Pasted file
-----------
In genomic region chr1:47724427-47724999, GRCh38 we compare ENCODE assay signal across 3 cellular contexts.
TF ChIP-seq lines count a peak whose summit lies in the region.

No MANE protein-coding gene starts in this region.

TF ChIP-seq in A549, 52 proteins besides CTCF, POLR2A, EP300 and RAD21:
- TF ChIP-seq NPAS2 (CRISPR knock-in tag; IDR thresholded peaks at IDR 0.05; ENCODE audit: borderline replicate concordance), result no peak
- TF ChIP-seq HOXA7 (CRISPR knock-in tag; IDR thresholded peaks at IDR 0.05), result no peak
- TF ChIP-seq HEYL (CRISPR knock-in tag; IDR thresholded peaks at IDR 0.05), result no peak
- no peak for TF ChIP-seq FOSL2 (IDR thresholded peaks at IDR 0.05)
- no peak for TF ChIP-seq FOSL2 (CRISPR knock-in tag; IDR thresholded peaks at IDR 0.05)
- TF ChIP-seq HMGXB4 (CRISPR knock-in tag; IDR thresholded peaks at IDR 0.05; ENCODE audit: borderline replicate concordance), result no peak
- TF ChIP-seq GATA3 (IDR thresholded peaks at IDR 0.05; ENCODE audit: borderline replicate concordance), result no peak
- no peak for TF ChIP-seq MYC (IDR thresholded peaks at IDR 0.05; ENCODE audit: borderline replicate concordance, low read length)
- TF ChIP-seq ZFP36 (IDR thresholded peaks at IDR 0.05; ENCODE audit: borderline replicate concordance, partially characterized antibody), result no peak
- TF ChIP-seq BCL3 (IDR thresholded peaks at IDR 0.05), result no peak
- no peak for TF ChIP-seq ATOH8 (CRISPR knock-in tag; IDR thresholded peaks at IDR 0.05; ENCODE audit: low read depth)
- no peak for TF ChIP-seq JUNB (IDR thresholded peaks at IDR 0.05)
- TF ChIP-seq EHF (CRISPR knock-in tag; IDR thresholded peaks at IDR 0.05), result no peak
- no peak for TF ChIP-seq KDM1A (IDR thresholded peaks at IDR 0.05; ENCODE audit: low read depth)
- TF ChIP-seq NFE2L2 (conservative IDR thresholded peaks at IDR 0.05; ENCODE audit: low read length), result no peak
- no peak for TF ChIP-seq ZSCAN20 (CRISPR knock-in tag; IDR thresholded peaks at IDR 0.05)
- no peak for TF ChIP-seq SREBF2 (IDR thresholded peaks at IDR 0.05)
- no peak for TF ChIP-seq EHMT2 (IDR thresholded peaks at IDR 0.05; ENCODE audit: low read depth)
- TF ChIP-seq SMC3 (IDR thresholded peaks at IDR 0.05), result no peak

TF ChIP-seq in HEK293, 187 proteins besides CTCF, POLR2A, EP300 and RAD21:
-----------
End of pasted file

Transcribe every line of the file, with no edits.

In genomic region chr1:47724427-47724999, GRCh38 we compare ENCODE assay signal across 3 cellular contexts.
TF ChIP-seq lines count a peak whose summit lies in the region.

No MANE protein-coding gene starts in this region.

TF ChIP-seq in A549, 52 proteins besides CTCF, POLR2A, EP300 and RAD21:
- TF ChIP-seq NPAS2 (CRISPR knock-in tag; IDR thresholded peaks at IDR 0.05; ENCODE audit: borderline replicate concordance), result no peak
- TF ChIP-seq HOXA7 (CRISPR knock-in tag; IDR thresholded peaks at IDR 0.05), result no peak
- TF ChIP-seq HEYL (CRISPR knock-in tag; IDR thresholded peaks at IDR 0.05), result no peak
- no peak for TF ChIP-seq FOSL2 (IDR thresholded peaks at IDR 0.05)
- no peak for TF ChIP-seq FOSL2 (CRISPR knock-in tag; IDR thresholded peaks at IDR 0.05)
- TF ChIP-seq HMGXB4 (CRISPR knock-in tag; IDR thresholded peaks at IDR 0.05; ENCODE audit: borderline replicate concordance), result no peak
- TF ChIP-seq GATA3 (IDR thresholded peaks at IDR 0.05; ENCODE audit: borderline replicate concordance), result no peak
- no peak for TF ChIP-seq MYC (IDR thresholded peaks at IDR 0.05; ENCODE audit: borderline replicate concordance, low read length)
- TF ChIP-seq ZFP36 (IDR thresholded peaks at IDR 0.05; ENCODE audit: borderline replicate concordance, partially characterized antibody), result no peak
- TF ChIP-seq BCL3 (IDR thresholded peaks at IDR 0.05), result no peak
- no peak for TF ChIP-seq ATOH8 (CRISPR knock-in tag; IDR thresholded peaks at IDR 0.05; ENCODE audit: low read depth)
- no peak for TF ChIP-seq JUNB (IDR thresholded peaks at IDR 0.05)
- TF ChIP-seq EHF (CRISPR knock-in tag; IDR thresholded peaks at IDR 0.05), result no peak
- no peak for TF ChIP-seq KDM1A (IDR thresholded peaks at IDR 0.05; ENCODE audit: low read depth)
- TF ChIP-seq NFE2L2 (conservative IDR thresholded peaks at IDR 0.05; ENCODE audit: low read length), result no peak
- no peak for TF ChIP-seq ZSCAN20 (CRISPR knock-in tag; IDR thresholded peaks at IDR 0.05)
- no peak for TF ChIP-seq SREBF2 (IDR thresholded peaks at IDR 0.05)
- no peak for TF ChIP-seq EHMT2 (IDR thresholded peaks at IDR 0.05; ENCODE audit: low read depth)
- TF ChIP-seq SMC3 (IDR thresholded peaks at IDR 0.05), result no peak

TF ChIP-seq in HEK293, 187 proteins besides CTCF, POLR2A, EP300 and RAD21: